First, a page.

When U.S. Transportation Secretary Ray LaHood picked Minnesota to host one of two bicycle safety summits, he held the state up as a model of how a place can increase the number of bikes on the road without increasing deaths.
The number of bicycle fatalities in Minnesota declined in each year from 2008-2011. But nationally, bike fatalities increased 9 percent from 2010-2011, according to the National Highway Traffic Safety Administration. Bicycle deaths also accounted for a growing number of overall traffic deaths — 2.1 percent in 2011, NHTSA said.
But transportation planners acknowledge there's still work to be done in Minnesota to improve bicycle safety.
Preliminary data from the Minnesota Department of Public Safety show a slight uptick in bicycle deaths in 2012 — seven were killed, compared to five in 2011. Injuries were down by about 6 percent in 2012.
The bike safety summit will include state and local transportation planners, advocacy groups and others.
In Minneapolis, transportation officials are working to reduce the number of bike crashes, even though the crash rate — the number of crashes as compared to the overall number of bicyclists on the road — is declining.
LaHood said bike deaths should not automatically increase as the number of bikes increases.
"That's a cynical position that I do not accept, and that the men and women in NHTSA and the Federal Highway Administration who work hard every day to improve road safety do not accept," LaHood wrote this week in his blog.
Minneapolis officials cite the declining crash rate is a reason to be hopeful. The number of regular bicycle commuters in the city doubled over the past two decades, while the number of reported crashes has held relatively steady, the city reported in January. The number of bikes on Minneapolis streets has increased by 50 percent in just the last six years.
The event in Minneapolis includes panel discussions by engineers and city planners, a bike safety expo and a ride around some of the city's bike friendly streets. Several of the speakers will talk about some of steps taken in Minnesota to improve bike safety.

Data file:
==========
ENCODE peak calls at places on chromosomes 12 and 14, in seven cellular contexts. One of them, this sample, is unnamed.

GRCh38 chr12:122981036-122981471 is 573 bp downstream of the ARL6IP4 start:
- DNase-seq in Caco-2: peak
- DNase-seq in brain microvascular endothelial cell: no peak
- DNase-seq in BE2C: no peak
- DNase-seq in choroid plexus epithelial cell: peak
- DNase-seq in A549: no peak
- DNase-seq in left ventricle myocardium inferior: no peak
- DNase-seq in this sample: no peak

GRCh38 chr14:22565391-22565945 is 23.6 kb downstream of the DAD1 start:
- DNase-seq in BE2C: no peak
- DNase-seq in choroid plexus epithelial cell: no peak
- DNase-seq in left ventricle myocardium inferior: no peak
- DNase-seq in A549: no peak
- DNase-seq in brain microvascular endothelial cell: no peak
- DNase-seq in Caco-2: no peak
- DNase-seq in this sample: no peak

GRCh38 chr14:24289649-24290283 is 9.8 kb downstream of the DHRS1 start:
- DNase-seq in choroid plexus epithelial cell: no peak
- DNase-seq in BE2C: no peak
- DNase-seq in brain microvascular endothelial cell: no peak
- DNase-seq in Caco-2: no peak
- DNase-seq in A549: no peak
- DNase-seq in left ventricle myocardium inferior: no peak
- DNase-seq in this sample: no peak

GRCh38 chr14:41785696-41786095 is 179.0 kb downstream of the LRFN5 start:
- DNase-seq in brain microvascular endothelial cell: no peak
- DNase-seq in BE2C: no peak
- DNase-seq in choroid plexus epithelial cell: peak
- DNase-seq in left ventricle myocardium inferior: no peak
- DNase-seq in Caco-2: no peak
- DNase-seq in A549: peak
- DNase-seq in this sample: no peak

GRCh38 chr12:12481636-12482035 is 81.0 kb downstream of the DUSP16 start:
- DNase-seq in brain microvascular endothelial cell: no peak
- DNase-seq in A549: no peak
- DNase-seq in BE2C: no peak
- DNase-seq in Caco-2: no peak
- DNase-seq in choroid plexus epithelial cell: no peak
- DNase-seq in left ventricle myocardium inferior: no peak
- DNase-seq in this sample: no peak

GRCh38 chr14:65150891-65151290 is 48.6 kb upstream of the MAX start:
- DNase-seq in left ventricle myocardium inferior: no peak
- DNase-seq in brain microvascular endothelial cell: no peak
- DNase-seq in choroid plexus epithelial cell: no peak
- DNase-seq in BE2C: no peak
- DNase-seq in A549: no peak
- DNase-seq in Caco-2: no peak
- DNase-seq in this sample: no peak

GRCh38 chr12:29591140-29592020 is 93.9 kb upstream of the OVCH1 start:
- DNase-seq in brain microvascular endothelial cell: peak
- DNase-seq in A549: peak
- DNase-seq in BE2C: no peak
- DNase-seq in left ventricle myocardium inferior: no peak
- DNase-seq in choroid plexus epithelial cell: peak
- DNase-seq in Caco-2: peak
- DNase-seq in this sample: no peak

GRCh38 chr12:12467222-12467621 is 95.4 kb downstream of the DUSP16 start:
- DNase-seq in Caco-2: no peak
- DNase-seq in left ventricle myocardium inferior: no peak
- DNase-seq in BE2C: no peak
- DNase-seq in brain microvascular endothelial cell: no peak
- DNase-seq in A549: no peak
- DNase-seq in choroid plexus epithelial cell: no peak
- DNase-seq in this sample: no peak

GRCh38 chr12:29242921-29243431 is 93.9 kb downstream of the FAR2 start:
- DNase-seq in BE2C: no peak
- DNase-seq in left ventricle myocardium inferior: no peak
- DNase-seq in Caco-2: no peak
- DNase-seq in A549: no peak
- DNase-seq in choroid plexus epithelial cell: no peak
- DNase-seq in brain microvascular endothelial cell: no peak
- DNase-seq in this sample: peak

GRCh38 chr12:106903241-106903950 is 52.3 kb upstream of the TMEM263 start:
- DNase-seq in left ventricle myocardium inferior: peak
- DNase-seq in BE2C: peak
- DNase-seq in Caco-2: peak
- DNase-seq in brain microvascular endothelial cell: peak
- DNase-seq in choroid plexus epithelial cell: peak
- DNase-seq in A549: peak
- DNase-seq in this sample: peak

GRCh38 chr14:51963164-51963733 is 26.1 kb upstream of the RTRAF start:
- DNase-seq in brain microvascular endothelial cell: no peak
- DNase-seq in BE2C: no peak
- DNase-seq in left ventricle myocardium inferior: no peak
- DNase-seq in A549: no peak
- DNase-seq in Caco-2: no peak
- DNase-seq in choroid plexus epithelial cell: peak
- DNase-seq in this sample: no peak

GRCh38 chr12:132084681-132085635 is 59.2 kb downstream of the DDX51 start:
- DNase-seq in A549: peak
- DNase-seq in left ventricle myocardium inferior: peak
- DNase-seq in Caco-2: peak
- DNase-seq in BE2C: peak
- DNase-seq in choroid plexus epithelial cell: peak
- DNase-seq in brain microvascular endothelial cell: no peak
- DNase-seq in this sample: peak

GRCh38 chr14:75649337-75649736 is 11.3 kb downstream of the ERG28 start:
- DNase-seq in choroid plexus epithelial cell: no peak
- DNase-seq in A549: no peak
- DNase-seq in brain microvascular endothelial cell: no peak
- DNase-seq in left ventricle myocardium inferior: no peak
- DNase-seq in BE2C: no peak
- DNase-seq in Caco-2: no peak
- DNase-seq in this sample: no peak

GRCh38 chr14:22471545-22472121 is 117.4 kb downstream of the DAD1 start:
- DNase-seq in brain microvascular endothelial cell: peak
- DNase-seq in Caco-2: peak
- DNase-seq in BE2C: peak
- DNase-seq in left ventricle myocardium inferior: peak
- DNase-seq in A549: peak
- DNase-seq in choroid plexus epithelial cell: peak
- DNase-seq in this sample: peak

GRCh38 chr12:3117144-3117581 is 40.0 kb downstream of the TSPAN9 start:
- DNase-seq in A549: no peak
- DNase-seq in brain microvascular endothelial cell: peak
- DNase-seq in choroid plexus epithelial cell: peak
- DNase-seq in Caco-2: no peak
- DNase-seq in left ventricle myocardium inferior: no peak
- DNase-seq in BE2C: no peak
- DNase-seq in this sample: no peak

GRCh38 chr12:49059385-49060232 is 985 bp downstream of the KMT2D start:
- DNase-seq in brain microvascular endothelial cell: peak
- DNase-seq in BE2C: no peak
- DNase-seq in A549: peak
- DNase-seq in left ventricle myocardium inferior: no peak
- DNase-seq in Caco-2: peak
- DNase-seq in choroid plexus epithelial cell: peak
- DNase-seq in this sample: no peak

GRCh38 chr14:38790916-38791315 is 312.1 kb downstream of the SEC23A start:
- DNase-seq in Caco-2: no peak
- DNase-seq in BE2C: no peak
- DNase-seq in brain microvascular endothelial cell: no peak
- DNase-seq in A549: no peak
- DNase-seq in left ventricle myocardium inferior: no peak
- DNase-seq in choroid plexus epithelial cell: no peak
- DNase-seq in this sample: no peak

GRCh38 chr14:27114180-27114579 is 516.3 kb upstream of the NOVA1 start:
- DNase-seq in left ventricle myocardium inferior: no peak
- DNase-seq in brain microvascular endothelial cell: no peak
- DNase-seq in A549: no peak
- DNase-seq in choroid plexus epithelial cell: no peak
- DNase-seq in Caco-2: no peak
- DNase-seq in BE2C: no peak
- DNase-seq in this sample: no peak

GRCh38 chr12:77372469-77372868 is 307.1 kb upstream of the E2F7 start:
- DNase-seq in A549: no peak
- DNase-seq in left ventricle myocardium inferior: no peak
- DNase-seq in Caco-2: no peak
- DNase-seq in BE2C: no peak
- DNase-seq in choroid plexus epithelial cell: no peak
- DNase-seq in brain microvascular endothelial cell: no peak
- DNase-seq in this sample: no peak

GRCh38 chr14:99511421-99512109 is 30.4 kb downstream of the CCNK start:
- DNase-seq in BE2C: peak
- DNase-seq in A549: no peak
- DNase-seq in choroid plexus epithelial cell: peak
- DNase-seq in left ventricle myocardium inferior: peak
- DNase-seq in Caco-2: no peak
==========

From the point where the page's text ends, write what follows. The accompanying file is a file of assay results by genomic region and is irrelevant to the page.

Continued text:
Joan Pasiuk, director of the Bike Walk Twin Cities program, said one way Minneapolis has worked to improve safety is by establishing bike boulevards. The low-speed streets discourage motor vehicle traffic while giving bicycles the option to travel in the middle of the street.
The boulevards "give bicycles and cars a different way to interact," said Pasiuk, whose group is helping organize the summit.
Detailed bicycle safety data for Minnesota isn't available yet, but the 2011 data show that failure to yield was the reason most often cited for bicycle crashes. In about 40 percent of the crashes, a motorist's failure to yield was cited, where as a bicyclist's failure to yield was listed in 30 percent of the crashes.
Below is a list of other bicycle crash facts from the Department of Public Safety's annual report.
• Bicycle crashes happen during warm weather (about 80 percent of crashes involving injuries occurred April-September)
• A third of weekday bicycle crashes occurred during the afternoon rush hour
• About 60 percent of bicycle crashes happened in cities with populations larger than 50,000
• About 65 percent of the bicyclists injured in crashes in 2011 were age 24 or younger
• Males were nearly three times more likely to be injured in a bike crash than females
• At least 40 percent of bicycle crashes happened when the bicyclist was riding with traffic